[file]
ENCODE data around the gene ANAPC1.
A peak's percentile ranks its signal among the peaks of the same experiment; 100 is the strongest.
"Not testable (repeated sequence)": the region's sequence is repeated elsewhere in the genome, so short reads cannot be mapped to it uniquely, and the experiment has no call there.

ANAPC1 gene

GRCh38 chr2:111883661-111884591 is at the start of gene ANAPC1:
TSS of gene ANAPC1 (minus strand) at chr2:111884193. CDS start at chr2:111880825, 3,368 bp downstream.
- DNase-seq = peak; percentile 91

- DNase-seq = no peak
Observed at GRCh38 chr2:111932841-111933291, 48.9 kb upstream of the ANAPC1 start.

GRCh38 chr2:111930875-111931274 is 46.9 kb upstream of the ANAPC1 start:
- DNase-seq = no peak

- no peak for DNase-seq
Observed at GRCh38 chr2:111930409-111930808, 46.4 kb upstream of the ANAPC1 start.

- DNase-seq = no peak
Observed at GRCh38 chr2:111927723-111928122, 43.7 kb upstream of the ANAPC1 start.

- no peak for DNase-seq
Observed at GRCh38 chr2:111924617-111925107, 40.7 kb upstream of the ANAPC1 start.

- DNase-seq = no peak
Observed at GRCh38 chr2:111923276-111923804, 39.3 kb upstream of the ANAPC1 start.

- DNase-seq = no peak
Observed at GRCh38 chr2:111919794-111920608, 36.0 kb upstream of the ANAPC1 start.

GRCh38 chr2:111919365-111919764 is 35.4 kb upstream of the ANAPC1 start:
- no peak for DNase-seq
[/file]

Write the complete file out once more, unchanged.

ENCODE data around the gene ANAPC1.
A peak's percentile ranks its signal among the peaks of the same experiment; 100 is the strongest.
"Not testable (repeated sequence)": the region's sequence is repeated elsewhere in the genome, so short reads cannot be mapped to it uniquely, and the experiment has no call there.

ANAPC1 gene

GRCh38 chr2:111883661-111884591 is at the start of gene ANAPC1:
TSS of gene ANAPC1 (minus strand) at chr2:111884193. CDS start at chr2:111880825, 3,368 bp downstream.
- DNase-seq = peak; percentile 91

- DNase-seq = no peak
Observed at GRCh38 chr2:111932841-111933291, 48.9 kb upstream of the ANAPC1 start.

GRCh38 chr2:111930875-111931274 is 46.9 kb upstream of the ANAPC1 start:
- DNase-seq = no peak

- no peak for DNase-seq
Observed at GRCh38 chr2:111930409-111930808, 46.4 kb upstream of the ANAPC1 start.

- DNase-seq = no peak
Observed at GRCh38 chr2:111927723-111928122, 43.7 kb upstream of the ANAPC1 start.

- no peak for DNase-seq
Observed at GRCh38 chr2:111924617-111925107, 40.7 kb upstream of the ANAPC1 start.

- DNase-seq = no peak
Observed at GRCh38 chr2:111923276-111923804, 39.3 kb upstream of the ANAPC1 start.

- DNase-seq = no peak
Observed at GRCh38 chr2:111919794-111920608, 36.0 kb upstream of the ANAPC1 start.

GRCh38 chr2:111919365-111919764 is 35.4 kb upstream of the ANAPC1 start:
- no peak for DNase-seq